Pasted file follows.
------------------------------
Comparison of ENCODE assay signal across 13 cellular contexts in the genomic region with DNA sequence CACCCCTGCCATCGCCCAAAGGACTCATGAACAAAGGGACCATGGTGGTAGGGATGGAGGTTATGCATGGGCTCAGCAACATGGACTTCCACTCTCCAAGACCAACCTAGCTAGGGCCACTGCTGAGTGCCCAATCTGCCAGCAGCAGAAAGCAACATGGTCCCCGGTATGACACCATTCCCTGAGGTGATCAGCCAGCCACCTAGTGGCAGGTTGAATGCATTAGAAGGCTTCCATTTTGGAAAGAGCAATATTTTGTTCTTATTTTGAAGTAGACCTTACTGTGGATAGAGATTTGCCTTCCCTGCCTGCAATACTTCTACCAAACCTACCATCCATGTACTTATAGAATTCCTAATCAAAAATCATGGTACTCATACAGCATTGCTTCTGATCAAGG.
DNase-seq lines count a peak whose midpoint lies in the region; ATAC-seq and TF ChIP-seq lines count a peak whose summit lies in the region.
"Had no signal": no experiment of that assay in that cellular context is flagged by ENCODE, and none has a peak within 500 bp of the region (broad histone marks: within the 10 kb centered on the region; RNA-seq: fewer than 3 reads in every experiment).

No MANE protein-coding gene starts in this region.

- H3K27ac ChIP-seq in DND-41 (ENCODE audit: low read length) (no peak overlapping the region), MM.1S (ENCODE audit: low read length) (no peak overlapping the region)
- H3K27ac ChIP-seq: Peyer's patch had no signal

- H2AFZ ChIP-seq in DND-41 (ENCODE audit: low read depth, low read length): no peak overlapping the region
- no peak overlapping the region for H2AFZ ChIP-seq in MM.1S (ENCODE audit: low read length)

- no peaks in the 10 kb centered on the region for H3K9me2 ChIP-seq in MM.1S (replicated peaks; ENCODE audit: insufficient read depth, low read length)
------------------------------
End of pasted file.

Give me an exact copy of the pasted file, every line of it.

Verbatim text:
Comparison of ENCODE assay signal across 13 cellular contexts in the genomic region with DNA sequence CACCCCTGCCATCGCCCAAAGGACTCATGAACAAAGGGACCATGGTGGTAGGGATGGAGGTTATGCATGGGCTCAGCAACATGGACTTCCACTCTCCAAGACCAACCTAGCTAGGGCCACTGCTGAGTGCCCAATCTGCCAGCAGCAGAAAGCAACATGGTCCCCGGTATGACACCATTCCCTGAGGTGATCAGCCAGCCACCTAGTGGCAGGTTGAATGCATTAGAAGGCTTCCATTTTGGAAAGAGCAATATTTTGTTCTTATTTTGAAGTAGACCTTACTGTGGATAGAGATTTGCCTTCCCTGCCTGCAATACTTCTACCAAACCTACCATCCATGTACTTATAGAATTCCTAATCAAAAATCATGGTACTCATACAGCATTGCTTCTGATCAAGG.
DNase-seq lines count a peak whose midpoint lies in the region; ATAC-seq and TF ChIP-seq lines count a peak whose summit lies in the region.
"Had no signal": no experiment of that assay in that cellular context is flagged by ENCODE, and none has a peak within 500 bp of the region (broad histone marks: within the 10 kb centered on the region; RNA-seq: fewer than 3 reads in every experiment).

No MANE protein-coding gene starts in this region.

- H3K27ac ChIP-seq in DND-41 (ENCODE audit: low read length) (no peak overlapping the region), MM.1S (ENCODE audit: low read length) (no peak overlapping the region)
- H3K27ac ChIP-seq: Peyer's patch had no signal

- H2AFZ ChIP-seq in DND-41 (ENCODE audit: low read depth, low read length): no peak overlapping the region
- no peak overlapping the region for H2AFZ ChIP-seq in MM.1S (ENCODE audit: low read length)

- no peaks in the 10 kb centered on the region for H3K9me2 ChIP-seq in MM.1S (replicated peaks; ENCODE audit: insufficient read depth, low read length)